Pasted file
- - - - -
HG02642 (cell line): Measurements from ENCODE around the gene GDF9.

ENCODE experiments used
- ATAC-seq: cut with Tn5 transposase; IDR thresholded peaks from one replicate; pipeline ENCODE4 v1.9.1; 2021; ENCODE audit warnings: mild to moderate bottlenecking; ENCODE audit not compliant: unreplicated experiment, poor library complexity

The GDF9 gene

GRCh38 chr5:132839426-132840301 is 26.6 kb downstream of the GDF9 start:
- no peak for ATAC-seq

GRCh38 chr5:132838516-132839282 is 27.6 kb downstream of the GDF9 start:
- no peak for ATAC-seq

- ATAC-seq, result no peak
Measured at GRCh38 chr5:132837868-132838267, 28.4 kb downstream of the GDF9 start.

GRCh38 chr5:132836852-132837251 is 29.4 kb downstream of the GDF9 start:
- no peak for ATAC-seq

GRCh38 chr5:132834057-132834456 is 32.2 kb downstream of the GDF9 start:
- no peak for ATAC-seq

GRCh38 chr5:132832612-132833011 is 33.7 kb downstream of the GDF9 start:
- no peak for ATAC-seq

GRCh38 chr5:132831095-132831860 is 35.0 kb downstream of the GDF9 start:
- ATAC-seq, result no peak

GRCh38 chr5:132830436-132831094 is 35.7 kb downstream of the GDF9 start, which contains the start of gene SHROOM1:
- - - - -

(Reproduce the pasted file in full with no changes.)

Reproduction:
HG02642 (cell line): Measurements from ENCODE around the gene GDF9.

ENCODE experiments used
- ATAC-seq: cut with Tn5 transposase; IDR thresholded peaks from one replicate; pipeline ENCODE4 v1.9.1; 2021; ENCODE audit warnings: mild to moderate bottlenecking; ENCODE audit not compliant: unreplicated experiment, poor library complexity

The GDF9 gene

GRCh38 chr5:132839426-132840301 is 26.6 kb downstream of the GDF9 start:
- no peak for ATAC-seq

GRCh38 chr5:132838516-132839282 is 27.6 kb downstream of the GDF9 start:
- no peak for ATAC-seq

- ATAC-seq, result no peak
Measured at GRCh38 chr5:132837868-132838267, 28.4 kb downstream of the GDF9 start.

GRCh38 chr5:132836852-132837251 is 29.4 kb downstream of the GDF9 start:
- no peak for ATAC-seq

GRCh38 chr5:132834057-132834456 is 32.2 kb downstream of the GDF9 start:
- no peak for ATAC-seq

GRCh38 chr5:132832612-132833011 is 33.7 kb downstream of the GDF9 start:
- no peak for ATAC-seq

GRCh38 chr5:132831095-132831860 is 35.0 kb downstream of the GDF9 start:
- ATAC-seq, result no peak

GRCh38 chr5:132830436-132831094 is 35.7 kb downstream of the GDF9 start, which contains the start of gene SHROOM1: